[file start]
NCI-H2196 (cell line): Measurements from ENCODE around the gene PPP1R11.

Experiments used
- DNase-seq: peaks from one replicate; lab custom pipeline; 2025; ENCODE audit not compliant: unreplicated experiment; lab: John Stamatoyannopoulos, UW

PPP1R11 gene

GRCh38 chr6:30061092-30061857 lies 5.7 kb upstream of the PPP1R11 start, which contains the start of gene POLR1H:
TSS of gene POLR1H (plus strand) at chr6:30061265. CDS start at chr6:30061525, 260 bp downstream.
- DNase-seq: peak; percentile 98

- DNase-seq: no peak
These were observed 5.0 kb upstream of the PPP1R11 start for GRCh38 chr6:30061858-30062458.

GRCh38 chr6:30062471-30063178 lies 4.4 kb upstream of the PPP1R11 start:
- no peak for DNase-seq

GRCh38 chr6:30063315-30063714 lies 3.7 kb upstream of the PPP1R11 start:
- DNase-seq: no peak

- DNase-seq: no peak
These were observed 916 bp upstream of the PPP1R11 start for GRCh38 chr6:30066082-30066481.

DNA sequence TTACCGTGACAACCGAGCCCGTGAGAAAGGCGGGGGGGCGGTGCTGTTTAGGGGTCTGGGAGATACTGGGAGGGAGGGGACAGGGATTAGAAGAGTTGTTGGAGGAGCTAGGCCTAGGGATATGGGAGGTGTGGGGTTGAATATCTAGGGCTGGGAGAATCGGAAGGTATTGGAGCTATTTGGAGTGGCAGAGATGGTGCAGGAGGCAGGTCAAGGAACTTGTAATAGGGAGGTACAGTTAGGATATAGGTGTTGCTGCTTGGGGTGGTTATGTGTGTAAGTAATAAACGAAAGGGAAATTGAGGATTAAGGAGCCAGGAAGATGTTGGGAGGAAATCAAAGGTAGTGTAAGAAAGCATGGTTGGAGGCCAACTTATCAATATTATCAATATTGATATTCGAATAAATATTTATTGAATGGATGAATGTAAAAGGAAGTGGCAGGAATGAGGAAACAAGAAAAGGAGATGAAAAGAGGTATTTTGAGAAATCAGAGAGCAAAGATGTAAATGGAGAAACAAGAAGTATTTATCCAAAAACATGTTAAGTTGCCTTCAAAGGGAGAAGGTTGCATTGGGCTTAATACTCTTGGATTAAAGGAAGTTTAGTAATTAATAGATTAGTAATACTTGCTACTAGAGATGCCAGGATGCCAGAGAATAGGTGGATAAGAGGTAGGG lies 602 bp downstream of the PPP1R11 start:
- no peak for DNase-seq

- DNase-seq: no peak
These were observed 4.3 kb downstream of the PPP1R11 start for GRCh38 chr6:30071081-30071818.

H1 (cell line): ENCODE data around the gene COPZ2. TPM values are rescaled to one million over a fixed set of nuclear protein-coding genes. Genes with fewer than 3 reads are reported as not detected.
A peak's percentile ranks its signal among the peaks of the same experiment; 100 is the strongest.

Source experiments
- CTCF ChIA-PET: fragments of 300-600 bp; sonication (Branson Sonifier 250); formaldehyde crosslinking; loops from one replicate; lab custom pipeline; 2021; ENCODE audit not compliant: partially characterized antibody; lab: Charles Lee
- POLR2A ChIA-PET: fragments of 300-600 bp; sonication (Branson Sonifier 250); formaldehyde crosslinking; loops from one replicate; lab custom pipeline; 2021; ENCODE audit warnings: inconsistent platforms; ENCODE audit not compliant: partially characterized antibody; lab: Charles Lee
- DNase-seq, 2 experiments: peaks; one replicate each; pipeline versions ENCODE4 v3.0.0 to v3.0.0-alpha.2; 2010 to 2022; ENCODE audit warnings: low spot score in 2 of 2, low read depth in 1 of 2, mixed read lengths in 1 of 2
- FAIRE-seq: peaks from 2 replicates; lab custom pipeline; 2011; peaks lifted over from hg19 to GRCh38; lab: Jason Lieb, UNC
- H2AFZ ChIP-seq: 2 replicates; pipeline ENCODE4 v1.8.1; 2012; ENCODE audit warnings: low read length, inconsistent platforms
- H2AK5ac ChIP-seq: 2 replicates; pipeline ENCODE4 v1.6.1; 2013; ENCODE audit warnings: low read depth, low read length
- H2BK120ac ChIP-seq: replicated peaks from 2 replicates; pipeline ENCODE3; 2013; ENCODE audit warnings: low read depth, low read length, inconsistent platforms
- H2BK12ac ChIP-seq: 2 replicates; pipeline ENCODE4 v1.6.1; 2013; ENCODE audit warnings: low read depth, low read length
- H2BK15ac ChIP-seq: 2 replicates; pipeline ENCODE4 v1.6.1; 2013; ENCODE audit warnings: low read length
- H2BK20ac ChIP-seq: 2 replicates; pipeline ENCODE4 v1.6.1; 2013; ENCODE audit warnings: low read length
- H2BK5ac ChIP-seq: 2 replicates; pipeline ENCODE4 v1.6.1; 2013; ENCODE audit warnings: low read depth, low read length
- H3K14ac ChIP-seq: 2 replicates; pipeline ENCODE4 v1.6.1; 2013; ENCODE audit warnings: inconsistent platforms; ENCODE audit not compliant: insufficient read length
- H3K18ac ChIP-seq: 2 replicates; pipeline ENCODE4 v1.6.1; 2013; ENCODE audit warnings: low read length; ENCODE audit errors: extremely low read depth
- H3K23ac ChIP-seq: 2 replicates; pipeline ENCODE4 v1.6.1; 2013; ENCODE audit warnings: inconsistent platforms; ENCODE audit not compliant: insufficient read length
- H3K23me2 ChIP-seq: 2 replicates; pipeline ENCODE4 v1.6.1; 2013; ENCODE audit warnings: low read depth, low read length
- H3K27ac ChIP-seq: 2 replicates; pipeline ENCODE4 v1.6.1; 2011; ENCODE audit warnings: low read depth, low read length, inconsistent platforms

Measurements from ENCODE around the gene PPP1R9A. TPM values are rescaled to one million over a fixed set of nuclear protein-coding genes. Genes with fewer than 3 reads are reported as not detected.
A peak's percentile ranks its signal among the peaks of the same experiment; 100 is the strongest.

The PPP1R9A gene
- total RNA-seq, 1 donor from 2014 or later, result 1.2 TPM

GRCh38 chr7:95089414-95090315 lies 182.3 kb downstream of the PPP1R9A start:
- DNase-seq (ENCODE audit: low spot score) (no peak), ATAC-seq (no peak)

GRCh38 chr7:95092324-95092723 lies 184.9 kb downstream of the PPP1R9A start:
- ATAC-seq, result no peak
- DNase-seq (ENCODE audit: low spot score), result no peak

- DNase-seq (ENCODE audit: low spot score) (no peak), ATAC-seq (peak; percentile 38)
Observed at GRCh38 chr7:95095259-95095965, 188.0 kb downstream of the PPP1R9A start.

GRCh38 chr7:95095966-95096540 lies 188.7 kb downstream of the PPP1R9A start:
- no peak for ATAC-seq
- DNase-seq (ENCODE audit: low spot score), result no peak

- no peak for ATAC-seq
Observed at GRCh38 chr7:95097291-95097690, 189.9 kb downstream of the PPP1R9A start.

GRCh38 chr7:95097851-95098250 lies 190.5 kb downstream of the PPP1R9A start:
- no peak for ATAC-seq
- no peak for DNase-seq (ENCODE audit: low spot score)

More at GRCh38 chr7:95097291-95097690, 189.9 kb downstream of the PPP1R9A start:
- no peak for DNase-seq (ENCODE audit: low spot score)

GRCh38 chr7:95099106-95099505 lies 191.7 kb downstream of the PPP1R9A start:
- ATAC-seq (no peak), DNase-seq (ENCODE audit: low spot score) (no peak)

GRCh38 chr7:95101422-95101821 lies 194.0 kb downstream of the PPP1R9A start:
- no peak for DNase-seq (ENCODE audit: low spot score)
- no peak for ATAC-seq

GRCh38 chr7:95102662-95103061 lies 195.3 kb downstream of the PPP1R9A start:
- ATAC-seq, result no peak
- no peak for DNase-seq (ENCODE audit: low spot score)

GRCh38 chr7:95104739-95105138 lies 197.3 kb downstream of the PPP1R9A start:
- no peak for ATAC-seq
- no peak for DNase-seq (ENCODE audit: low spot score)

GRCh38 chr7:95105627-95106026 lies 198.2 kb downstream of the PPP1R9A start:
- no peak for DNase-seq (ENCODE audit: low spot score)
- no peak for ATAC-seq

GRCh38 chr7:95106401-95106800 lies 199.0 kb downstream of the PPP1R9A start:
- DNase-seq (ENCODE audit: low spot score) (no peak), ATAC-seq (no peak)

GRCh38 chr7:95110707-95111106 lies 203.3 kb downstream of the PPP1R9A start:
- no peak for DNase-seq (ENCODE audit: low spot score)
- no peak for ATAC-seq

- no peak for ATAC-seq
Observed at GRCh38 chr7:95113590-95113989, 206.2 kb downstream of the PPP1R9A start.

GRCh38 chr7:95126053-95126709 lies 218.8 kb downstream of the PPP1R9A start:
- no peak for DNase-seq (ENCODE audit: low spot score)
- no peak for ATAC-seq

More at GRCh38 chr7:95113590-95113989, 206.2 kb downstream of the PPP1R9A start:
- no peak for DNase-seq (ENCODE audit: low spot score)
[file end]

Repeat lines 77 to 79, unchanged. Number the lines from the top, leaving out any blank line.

- no peak for DNase-seq (ENCODE audit: low spot score)
- no peak for ATAC-seq

- no peak for ATAC-seq